Eating Less of This Could Reduce Your Hair Loss, New Study Finds
Whether you've found your once-thick hair looking somewhat sparser or are noticing bald patches on your scalp, millions of individuals struggle with hair loss each year. While there are treatments—many of them costly and invasive—that promise to restore thinning hair, new research suggests that there may be an easier way to help reduce hair loss.
A high-fat diet may promote hair loss.
A 2021 study published in the journal Nature reveals that among a group of mice fed either a high-fat diet or a standard diet, those fed a high-fat diet were more likely to experience hair thinning and loss.
"High-fat diet feeding accelerates hair thinning by depleting [hair follicle stem cells] that replenish mature cells that grow hair, especially in old mice," explains Hironobu Morinaga, Ph.D., the study's lead author, in a statement.
Effects of the high-fat diet were noticeable in just a few days.
In fact, it didn't take long for the high-fat diet to have a profound effect on the animals' hair and skin. In just four days, researchers were able to observe changes in the hair and skin of mice fed the high-fat diet, as well as signs of increased oxidative stress, which has also been linked to tissue damage and an increased risk of cancer.
Being overweight or obese may increase your risk of hair loss as well.
This isn't the first time research has found an association between weight, diet, and hair loss. A 2013 study published in the Journal of the American Academy of Dermatology revealed that among a group of 189 men with an average age of 30.8 years, those who were overweight or obese were significantly more likely to experience severe alopecia than their counterparts of normal weight.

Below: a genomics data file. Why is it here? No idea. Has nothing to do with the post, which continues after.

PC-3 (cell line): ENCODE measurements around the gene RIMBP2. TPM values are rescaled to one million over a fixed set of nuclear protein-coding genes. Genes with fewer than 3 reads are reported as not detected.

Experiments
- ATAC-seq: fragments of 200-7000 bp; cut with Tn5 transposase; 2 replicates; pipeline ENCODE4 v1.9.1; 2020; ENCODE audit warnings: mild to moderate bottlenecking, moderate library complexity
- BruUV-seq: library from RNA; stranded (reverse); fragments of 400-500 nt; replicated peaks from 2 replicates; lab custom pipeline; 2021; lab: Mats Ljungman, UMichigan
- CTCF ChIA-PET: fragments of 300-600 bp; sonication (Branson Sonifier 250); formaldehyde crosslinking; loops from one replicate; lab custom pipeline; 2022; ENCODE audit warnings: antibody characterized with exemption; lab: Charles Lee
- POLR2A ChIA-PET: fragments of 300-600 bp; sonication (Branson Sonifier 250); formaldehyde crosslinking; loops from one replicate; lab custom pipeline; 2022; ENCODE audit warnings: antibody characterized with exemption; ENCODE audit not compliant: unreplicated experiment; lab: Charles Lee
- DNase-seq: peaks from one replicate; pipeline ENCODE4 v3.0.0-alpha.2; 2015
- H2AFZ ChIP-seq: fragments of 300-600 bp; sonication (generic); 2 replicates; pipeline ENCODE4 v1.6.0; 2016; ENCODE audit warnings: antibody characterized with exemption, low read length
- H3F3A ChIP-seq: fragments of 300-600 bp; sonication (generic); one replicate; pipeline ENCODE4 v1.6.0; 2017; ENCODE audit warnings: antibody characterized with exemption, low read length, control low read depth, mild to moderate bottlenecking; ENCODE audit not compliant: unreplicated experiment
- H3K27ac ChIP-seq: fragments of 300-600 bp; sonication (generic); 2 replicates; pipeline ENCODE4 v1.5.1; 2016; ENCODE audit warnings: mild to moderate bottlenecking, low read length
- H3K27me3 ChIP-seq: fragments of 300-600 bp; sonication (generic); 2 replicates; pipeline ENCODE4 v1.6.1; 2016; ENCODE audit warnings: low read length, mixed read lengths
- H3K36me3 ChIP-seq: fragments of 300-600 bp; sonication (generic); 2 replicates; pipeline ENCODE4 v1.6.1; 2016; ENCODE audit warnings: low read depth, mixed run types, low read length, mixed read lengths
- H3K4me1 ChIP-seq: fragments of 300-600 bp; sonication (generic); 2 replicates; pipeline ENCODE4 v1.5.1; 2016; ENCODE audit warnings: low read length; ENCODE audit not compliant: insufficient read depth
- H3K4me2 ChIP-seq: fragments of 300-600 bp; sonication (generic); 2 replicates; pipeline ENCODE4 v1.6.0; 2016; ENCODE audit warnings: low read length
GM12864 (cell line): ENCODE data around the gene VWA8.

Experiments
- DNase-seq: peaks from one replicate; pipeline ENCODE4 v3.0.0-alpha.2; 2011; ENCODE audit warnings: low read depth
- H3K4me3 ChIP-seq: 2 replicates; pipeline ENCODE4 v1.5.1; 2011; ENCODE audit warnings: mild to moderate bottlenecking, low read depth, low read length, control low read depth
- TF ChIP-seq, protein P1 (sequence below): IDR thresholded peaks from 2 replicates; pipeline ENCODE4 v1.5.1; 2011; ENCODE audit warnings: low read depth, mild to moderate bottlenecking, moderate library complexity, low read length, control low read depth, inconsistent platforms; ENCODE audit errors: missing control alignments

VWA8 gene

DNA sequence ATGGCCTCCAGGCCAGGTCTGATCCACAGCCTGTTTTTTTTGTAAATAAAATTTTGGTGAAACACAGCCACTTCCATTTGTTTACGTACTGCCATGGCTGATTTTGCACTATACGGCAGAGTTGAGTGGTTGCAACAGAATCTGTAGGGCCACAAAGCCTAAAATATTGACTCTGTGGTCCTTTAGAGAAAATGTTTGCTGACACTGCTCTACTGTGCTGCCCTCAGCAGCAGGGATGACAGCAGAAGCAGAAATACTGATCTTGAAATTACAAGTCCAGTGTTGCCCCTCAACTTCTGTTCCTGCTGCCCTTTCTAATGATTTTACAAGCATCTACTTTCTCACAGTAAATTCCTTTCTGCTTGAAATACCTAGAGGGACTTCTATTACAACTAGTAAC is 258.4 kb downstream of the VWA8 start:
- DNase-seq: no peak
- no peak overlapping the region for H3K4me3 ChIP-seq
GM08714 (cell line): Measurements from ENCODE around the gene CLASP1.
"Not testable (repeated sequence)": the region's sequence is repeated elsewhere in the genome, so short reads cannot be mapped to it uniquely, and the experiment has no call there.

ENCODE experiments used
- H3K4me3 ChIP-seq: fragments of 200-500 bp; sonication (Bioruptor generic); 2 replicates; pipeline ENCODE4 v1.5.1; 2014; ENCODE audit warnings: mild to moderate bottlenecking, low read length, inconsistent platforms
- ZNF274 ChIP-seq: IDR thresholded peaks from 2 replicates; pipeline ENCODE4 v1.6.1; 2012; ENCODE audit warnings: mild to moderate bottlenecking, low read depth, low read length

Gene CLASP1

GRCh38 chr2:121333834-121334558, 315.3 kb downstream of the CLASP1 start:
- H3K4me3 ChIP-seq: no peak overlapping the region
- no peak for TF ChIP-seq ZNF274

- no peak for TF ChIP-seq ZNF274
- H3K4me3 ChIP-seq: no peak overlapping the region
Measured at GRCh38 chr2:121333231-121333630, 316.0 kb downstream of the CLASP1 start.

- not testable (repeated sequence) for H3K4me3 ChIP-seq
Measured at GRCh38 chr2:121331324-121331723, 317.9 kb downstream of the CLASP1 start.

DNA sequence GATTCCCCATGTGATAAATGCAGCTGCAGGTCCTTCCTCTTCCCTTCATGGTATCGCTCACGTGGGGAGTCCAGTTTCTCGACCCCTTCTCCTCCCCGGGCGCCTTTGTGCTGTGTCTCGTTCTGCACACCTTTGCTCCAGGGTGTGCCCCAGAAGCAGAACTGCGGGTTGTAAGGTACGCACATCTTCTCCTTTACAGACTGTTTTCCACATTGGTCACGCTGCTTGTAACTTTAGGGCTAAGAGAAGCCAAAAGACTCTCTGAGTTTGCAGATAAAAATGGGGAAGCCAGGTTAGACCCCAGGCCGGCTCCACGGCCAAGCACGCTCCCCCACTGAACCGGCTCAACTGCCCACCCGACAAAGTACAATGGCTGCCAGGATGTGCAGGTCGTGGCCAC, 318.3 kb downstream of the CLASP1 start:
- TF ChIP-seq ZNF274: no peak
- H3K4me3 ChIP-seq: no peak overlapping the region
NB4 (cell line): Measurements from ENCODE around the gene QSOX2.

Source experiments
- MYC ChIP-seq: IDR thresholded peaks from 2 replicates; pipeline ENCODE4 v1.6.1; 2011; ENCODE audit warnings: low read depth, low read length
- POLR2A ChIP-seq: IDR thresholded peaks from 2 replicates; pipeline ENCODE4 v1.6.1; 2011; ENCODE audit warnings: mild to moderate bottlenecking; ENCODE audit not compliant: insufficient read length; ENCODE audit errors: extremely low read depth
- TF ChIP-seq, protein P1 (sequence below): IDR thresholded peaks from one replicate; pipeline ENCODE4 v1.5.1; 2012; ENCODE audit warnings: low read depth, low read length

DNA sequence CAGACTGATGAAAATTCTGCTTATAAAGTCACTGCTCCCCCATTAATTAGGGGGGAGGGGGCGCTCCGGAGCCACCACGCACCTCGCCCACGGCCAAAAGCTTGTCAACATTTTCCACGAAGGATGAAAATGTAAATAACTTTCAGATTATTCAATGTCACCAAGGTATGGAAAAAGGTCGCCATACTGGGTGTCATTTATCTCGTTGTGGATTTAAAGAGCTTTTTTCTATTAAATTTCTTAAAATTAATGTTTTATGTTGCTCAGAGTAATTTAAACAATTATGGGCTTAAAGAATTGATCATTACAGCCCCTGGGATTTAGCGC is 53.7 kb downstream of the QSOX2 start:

You may be able to reduce hair loss by eating less fat and cholesterol.
However, just because you're carrying around a few extra pounds or have been eating a high-fat diet for some time doesn't mean hair loss is a foregone conclusion.
A 2018 study published in Scientific Reports found that among mice fed a high-fat Western-style diet, taking a drug that inhibited the production of glycosphingolipids (GSLs), a type of lipid found in cell membranes, helped reverse both hair loss and the loss of hair pigmentation.
"Our findings show that a western diet causes hair loss, hair whitening and skin inflammation in mice, and we believe a similar process occurs in men who lose hair and experience hair whitening when they eat a diet high in fat and cholesterol," explained the study's lead author Subroto Chatterjee, Ph.D., a professor of pediatrics and medicine at the Johns Hopkins University School of Medicine, in a statement.
For more ways to help your locks regain their former luster, check out the Best Supplements for Your Hair, According to Dietitians, and for the latest healthy eating news delivered straight to your inbox, sign up for our newsletter!
More content from Healthy Eating
- – This Eating Habit Can Significantly Improve Your Gut Health, Says New Study
- – The Best Diet To Lower Blood Pressure, Says Dietitian
- – Foods the Oldest Woman in America Eats Every Day to Live Until 114
- – This Popular Grocery Item Is Linked to Foodborne Illness, Says New Study
- – 4 Meat Companies With the Worst Food Quality Practices
- – The #1 Best Supplement for Preventing and Treating Arthritis, New Study Suggests
- – 5 Eating Habits to Avoid to Live Like the World's Oldest People
- – The #1 Worst Milk That Makes Your Brain Age Faster, Says New Study